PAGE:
Don Ritchie earned the title of ‘the Angel of the Gap’ for his tireless attempts over the last 45 years, to dissuade people from jumping to their death from the high cliffs known as 'the Gap' at Watsons Bay, but mostly from Gap Park opposite his home on Old South Head Road in Woollahra, Sydney. Officially Don Ritchie has successfully persuaded 160 people not to jump to their deaths, but unofficially we are told that the figure is probably closer to 400 people.

Unlike the hundreds of people over the years, who have committed suicide, by jumping from this notorious, suicide cliff, high above the Tasman Sea, Don Ritchie who was also known as the ‘Watchman’ and ‘Angel of the Gap', passed away peacefully this week, aged 85, surrounded by his loving family and friends. Don is survived by his wife Moya and children Jan, Donna and Sue and his grandchildren. 

For many years, when Mr Ritchie spotted what looked like potentially, suicidal people from his home, he would walk slowly across the road to the cliff-edge where they were often perched, smile and ask them, "Can I help you in some way?" Often this quiet approach worked but if it didn’t then on several occasions, when he was a younger, fitter man, he would even risk his own life, by physically restraining some of the the more determined people, to prevent them from making that final suicidal leap onto the unforgiving rocks below.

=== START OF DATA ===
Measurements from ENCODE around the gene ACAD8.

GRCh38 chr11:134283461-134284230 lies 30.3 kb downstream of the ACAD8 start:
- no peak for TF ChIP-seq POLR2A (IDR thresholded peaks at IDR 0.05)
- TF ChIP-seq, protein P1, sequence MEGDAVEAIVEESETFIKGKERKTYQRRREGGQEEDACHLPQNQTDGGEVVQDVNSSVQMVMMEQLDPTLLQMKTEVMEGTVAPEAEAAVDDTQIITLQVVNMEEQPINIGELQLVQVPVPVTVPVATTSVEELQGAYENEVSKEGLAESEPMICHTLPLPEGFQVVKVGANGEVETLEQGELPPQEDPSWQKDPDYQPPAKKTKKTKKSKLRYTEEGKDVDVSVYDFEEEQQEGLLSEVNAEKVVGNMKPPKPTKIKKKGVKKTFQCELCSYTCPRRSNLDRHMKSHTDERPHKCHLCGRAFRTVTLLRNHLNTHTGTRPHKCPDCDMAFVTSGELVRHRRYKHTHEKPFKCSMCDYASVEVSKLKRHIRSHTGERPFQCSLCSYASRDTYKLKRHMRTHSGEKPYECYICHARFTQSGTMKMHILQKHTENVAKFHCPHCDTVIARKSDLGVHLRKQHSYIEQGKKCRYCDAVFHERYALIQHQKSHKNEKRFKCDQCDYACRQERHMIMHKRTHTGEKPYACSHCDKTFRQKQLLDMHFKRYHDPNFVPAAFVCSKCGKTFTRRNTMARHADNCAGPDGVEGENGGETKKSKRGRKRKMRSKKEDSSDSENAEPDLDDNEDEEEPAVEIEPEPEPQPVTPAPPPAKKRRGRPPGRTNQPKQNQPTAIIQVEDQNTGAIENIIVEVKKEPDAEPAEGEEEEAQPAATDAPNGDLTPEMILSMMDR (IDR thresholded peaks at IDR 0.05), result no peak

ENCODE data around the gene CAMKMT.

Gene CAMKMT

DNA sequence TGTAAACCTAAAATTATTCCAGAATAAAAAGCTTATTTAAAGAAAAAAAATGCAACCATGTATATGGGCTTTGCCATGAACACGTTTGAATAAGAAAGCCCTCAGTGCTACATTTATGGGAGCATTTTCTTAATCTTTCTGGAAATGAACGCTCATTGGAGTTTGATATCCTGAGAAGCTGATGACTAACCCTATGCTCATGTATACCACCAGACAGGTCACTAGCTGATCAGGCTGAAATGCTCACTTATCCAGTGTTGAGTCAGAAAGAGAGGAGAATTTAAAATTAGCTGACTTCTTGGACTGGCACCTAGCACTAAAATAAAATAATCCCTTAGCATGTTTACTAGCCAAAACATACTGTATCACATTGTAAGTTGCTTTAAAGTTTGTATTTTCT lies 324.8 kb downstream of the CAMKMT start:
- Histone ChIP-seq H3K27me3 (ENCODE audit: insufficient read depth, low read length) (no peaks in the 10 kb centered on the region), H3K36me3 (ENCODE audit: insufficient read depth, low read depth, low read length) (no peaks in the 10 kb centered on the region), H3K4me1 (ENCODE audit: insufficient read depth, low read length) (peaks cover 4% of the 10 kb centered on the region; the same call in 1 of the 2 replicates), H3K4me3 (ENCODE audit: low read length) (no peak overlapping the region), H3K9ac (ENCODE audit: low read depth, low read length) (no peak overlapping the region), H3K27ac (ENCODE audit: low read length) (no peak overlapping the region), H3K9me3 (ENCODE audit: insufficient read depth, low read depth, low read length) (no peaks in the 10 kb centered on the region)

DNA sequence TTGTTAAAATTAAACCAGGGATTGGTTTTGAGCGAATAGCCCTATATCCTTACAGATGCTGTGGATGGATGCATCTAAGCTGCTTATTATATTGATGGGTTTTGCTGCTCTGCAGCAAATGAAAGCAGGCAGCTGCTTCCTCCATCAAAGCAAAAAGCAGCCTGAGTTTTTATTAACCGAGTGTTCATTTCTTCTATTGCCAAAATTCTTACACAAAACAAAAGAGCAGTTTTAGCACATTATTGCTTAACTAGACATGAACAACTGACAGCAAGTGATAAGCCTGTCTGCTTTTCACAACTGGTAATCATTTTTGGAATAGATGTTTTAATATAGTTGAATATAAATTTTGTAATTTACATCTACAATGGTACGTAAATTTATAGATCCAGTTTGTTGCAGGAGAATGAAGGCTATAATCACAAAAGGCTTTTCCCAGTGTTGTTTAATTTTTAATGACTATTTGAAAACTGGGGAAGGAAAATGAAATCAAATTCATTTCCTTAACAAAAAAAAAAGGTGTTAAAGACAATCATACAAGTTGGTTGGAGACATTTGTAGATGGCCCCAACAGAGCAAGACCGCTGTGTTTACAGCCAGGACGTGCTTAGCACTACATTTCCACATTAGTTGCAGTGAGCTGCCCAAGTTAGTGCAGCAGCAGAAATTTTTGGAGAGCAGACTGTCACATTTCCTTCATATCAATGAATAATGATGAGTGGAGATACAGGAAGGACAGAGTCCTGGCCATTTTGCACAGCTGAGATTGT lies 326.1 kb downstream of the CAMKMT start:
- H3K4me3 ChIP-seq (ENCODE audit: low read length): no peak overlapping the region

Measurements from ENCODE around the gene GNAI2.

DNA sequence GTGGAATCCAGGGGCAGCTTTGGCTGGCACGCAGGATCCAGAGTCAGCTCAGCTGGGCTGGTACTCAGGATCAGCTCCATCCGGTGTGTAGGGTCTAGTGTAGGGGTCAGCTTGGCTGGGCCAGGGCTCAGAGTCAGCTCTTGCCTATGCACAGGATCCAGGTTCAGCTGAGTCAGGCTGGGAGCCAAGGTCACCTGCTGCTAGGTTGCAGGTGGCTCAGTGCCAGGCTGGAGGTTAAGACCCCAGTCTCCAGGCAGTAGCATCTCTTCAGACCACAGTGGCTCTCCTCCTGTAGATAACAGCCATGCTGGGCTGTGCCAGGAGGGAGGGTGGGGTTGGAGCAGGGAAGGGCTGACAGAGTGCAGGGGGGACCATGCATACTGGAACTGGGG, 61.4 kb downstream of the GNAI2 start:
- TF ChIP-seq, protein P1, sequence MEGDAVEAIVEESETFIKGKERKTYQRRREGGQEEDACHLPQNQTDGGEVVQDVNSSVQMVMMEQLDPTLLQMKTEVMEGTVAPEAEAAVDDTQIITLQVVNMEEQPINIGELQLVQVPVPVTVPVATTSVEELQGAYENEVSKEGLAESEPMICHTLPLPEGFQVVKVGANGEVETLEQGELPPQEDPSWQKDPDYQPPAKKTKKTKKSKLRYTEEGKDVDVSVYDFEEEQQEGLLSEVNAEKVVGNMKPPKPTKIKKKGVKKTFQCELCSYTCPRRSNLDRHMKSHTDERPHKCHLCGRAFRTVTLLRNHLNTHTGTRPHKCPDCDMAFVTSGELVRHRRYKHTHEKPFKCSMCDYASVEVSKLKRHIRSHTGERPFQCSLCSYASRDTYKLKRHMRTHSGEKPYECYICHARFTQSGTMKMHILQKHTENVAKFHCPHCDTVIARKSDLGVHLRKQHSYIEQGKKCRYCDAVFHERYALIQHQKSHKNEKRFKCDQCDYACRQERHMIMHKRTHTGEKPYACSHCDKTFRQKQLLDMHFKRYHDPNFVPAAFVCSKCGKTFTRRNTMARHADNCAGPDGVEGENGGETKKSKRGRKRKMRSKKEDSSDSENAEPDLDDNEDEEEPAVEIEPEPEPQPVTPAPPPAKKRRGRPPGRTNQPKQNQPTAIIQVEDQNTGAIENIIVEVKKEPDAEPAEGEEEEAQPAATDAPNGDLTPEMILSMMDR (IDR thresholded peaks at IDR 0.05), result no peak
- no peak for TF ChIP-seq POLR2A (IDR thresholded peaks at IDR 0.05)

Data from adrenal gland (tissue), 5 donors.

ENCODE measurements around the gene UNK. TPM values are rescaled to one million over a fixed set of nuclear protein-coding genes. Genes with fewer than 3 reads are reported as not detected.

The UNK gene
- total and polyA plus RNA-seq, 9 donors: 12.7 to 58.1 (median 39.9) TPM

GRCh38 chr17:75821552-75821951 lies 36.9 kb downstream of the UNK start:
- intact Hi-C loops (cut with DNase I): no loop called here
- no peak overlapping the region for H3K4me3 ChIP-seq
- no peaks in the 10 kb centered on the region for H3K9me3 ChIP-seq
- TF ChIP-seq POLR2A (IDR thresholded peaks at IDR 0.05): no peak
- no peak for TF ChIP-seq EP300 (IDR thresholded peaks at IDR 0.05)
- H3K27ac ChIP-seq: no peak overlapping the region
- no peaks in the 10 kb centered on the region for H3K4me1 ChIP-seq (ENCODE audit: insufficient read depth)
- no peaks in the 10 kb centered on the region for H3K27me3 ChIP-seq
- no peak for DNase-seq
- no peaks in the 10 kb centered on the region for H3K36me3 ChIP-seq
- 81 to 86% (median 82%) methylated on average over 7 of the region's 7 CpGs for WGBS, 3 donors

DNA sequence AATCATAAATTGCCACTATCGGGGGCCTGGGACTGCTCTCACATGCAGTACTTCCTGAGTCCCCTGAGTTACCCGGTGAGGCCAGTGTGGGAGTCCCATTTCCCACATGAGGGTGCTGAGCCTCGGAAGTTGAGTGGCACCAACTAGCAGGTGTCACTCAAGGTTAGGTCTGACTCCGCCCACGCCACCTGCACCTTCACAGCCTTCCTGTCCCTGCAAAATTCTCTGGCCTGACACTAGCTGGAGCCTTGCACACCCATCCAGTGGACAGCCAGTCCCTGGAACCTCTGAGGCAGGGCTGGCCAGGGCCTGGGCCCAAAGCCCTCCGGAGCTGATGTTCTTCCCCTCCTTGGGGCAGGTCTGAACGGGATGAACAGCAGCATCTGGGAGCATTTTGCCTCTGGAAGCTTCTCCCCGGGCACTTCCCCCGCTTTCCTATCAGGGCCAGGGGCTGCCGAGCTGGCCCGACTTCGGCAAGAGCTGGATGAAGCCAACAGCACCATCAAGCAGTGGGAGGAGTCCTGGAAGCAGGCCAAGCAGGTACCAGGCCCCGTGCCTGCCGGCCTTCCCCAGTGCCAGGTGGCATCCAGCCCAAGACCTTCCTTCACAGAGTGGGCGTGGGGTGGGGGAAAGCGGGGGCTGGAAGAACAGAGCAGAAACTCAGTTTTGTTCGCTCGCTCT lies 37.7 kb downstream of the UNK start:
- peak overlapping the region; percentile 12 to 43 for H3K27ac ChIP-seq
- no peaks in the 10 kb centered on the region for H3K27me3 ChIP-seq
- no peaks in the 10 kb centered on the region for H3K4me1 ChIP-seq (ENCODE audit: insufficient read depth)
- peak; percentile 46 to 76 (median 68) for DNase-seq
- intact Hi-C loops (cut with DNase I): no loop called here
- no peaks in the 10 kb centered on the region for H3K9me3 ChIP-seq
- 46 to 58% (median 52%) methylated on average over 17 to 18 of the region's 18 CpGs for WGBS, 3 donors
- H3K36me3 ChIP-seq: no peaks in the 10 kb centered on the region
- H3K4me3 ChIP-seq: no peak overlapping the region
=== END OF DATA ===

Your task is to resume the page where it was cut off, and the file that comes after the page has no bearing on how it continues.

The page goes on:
Afterwards, Don would often invite these people back to his house for a cup of tea and a chat. Some apparently returned years later, to thank him for saving their lives and one survivor gave him a painting of an angel, with the rays of the sun and the simple message: "An angel who walks amongst us." 

Don Ritchie, who was described as ‘a modest man who did not court celebrity or praise’, said that he was all too aware that any publicity could attract more depressed and disturbed people, however he was awarded a Medal of the Order of Australia in 2006 for his services to suicide prevention, he and his wife Moya, were also named 'Citizens of the Year' for 2010 by Woollahra Council and Don Ritchie was named 'Australia's Local Hero' for 2011, in recognition for his brave and inspiring efforts. 

At the time Don said, "Never be afraid to speak to those who you feel are in need. Always remember the power of the simple smile, a helping hand, a listening ear and a kind word. My ambition has always been to just get them away from the edge, to buy them time, to give them the opportunity to reflect and give them the chance to realise that things might look better the next morning" he said. "You just can't sit there and watch them, you've got to try and save them" even though he believed that ‘‘people will always come here. I don’t think it will ever stop”.